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Fordism and Post-Fordism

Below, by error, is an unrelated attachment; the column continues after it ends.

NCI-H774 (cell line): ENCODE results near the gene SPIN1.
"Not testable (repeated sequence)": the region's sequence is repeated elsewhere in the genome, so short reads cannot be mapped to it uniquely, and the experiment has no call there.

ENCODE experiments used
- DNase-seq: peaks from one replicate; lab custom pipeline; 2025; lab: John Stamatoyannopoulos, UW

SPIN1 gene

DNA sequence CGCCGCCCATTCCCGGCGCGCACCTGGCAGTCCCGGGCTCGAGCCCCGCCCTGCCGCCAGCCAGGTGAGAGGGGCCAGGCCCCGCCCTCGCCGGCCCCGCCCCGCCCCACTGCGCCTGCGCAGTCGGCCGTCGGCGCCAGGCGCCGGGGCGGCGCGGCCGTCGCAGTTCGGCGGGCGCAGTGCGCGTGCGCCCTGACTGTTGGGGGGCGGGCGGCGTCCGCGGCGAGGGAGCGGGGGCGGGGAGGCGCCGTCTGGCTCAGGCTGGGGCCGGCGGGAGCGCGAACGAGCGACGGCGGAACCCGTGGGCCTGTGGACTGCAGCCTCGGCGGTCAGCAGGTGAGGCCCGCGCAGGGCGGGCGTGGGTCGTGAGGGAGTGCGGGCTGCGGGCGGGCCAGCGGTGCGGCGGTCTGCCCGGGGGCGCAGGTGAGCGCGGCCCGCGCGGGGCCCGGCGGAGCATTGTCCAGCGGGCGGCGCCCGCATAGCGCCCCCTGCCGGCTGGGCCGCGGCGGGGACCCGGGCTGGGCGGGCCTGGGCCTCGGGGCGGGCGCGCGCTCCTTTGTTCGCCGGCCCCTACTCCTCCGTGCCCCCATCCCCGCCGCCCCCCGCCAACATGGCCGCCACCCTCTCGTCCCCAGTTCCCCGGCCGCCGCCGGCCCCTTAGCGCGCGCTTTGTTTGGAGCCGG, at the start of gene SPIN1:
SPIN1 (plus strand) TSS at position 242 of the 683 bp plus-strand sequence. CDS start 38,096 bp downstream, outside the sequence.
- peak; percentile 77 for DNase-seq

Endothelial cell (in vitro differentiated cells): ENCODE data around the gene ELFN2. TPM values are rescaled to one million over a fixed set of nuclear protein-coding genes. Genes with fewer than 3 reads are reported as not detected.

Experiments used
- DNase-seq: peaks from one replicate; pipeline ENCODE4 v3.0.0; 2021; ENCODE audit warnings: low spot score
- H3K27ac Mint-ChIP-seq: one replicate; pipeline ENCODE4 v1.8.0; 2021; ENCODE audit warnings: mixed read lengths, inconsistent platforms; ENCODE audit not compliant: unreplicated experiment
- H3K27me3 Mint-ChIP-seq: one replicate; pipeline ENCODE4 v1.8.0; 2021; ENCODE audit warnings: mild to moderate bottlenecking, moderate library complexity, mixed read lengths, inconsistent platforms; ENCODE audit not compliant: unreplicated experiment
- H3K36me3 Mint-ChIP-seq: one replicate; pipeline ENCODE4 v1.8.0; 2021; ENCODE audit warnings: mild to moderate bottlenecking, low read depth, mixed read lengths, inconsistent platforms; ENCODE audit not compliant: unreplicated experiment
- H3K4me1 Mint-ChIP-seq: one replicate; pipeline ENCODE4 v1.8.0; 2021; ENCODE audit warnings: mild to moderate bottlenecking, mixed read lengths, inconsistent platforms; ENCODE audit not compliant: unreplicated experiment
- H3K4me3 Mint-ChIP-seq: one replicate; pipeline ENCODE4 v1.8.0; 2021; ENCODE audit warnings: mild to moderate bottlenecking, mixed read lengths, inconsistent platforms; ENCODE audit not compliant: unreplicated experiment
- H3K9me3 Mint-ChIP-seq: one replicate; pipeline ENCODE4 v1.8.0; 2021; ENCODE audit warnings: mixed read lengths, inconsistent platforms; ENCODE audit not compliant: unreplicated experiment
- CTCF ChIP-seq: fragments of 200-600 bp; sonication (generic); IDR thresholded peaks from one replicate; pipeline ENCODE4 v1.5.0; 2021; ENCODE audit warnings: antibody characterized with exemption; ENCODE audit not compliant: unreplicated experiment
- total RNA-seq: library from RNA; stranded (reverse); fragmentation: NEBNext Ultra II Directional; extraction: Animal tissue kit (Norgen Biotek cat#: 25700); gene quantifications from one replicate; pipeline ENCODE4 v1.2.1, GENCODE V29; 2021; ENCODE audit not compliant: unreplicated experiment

Generally used to refer to the organizational structure of production and consumption, the concepts of Fordism and post-Fordism have been applied to describe other institutional arrangements from the state to education to culture, art, and the media. Historically, the Fordist mode of production and consumption emerged in America during the turn of the twentieth century, when Henry Ford established mass production techniques in his automobile factories. Ford based his production techniques on a model of scientific management that was informed by the research of Frederick Taylor. According to Taylor, the productivity of workers could be increased if each component of the production process was broken down into simple, repetitive tasks. This assemblyline labor method meant that workers did not need to acquire specialized skills to ...

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